Kombank Hall Belgrade – SEEbtm

Next week there’s an International Piano Competition and luckily, I got a ticket! I’m taking some walking tours and have tickets for March ballet and opera performances at the National Theatre.

Interior Subotica Synagogue – szecesszio.szegedvaros.hu

Sergei Polunin’s Sacré Belgrade National Theatre

National Theater Belgrade – Apartment Beograd

While exploring Belgrade last week I discovered the magnificent National Theatre. Founded in 1868 the theater has a museum and two stages for ballet, opera, drama, and comedy performances. The March repertoire is amazing with something different appearing every day of the week! I joined the ticket line and booked two ballets and an opera. The total cost for all three performances was an unbelievable $30.

Sergei Polunin – The Independent

I’d heard of Sergei Polunin but didn’t know much about his career. His modern dance performance looked interesting. Luckily, I got the last available seat in the house – third-floor balcony! The elegant main stage has limited seating so many watched while standing along the sidelines.

Sergei Polunin – Art2Arts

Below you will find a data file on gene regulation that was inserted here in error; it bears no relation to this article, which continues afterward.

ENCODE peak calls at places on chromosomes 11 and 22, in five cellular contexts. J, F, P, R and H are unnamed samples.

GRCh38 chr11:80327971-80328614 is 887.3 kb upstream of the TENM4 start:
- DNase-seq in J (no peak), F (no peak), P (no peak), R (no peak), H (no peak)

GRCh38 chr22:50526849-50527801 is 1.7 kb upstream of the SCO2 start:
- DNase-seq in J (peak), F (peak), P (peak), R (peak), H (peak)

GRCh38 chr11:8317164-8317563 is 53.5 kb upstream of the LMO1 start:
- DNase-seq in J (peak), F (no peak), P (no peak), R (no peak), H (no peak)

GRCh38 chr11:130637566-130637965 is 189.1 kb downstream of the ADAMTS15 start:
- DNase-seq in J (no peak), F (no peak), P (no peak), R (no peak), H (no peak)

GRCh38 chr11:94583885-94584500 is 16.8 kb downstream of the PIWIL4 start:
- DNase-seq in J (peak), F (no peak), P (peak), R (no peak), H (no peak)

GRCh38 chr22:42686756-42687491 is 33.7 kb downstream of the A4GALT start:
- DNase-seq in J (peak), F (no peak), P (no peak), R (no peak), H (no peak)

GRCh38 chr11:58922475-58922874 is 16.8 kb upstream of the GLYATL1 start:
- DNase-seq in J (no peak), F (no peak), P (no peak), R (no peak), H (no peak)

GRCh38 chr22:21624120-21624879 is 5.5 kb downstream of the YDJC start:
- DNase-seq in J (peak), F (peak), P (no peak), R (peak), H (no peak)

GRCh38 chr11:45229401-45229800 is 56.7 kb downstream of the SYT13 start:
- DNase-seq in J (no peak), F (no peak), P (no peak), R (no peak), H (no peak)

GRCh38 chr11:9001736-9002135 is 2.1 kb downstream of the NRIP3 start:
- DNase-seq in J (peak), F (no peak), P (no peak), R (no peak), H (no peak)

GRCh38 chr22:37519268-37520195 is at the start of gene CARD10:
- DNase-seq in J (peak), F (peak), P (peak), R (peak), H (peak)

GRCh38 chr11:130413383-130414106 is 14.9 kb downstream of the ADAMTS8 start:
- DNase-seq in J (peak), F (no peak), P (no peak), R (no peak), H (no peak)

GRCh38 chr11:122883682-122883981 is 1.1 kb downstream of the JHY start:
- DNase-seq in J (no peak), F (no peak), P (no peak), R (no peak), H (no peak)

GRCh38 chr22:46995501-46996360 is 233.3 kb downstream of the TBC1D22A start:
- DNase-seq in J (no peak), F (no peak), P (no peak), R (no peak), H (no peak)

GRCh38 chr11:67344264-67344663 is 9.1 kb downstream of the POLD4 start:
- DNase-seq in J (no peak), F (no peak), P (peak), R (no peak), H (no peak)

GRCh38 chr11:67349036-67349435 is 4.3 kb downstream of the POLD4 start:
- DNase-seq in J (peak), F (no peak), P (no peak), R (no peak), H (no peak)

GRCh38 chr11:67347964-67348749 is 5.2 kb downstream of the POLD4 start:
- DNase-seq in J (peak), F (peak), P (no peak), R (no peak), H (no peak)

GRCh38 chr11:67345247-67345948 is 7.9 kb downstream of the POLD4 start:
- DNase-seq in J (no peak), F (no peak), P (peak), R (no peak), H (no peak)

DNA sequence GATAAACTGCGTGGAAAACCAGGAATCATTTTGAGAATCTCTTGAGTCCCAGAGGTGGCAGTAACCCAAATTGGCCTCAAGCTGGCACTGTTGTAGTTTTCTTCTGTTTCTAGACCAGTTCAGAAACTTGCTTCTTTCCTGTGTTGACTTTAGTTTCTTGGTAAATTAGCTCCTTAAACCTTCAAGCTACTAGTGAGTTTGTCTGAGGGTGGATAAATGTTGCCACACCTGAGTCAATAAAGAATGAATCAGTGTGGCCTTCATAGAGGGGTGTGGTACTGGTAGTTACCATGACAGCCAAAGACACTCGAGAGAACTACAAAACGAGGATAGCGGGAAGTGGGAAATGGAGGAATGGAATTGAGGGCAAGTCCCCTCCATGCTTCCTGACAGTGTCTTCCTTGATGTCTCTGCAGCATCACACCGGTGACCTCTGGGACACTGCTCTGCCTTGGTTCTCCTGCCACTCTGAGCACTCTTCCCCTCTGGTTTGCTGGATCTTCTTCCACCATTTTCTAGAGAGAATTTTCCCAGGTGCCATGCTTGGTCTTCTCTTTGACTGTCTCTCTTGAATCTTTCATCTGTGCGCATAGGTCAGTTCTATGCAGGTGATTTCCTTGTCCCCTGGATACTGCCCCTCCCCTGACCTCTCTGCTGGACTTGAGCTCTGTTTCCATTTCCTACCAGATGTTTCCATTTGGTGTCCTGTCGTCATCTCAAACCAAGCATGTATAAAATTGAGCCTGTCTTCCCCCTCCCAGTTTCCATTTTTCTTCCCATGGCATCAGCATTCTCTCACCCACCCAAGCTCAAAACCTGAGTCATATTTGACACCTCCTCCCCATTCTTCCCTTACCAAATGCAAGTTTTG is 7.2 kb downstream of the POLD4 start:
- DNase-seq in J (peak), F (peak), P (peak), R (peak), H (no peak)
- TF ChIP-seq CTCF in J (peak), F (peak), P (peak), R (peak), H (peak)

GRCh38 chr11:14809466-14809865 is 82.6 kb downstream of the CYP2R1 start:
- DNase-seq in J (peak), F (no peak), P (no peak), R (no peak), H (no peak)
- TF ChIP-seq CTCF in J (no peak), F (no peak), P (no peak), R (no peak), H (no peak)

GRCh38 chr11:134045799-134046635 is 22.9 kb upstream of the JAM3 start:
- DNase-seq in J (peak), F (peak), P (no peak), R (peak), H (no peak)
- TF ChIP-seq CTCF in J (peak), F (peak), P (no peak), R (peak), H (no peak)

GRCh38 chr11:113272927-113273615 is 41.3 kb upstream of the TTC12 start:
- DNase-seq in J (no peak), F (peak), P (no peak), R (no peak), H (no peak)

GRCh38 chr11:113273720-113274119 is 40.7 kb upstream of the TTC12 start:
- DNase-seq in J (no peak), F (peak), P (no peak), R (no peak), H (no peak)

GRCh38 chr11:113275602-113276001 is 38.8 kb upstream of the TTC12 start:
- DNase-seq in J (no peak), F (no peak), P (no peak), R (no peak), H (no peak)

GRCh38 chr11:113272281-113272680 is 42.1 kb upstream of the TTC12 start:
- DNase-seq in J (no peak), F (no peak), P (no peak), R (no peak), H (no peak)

Sergei Polunin

Sergei Polunin is a 29-year-old Ukrainian ballet dancer who has danced since the age of 4. He attended London’s Royal Ballet School and holds citizenship in Ukraine, Russia, and Serbia. After resigning his position as principal dancer with the British Royal Ballet Polunin began freelancing.

Interior National Theater Belgrade – Itinari

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At 19, Sergei Polunin became the “British Royal Ballet’s youngest principal male dancer”. A few years later he resigned from the company with the words ‘the artist in me was dying’.

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Sacré Finale – Kolarov, Oishi, Polunin, Lyubimov

Polunin has been a guest artist at major dance theaters all over the world, including the Royal Ballet, Sadler’s Wells Theatre London, Bolshoi Theatre, Stanislavski and Nemirovich-Danchenko Moscow, La Scala Theatre Paris, Teatro San Carlo Naples, and Bayerisches Staatsballet Munich.

In 2014 and 2015 Polunin “collaborated with American photographer and music director David LaChapelle“. He participated in several new projects, including a dance video to the song “Take Me to Church” by Hozier.

Yuka Oishi Choreographer – Noizz

Polunin also performed in ballet-related film roles in Red Sparrow, Murder on the Orient Express, and a new film called Passion Simple, his first lead role.

Sergei Polunin – Dance Hall News

Controversial Polunin was the subject of the 2016 documentary film Dancer, directed by Steven Cantor. The documentary “analyzes Polunin’s childhood, training, and rise to international fame”.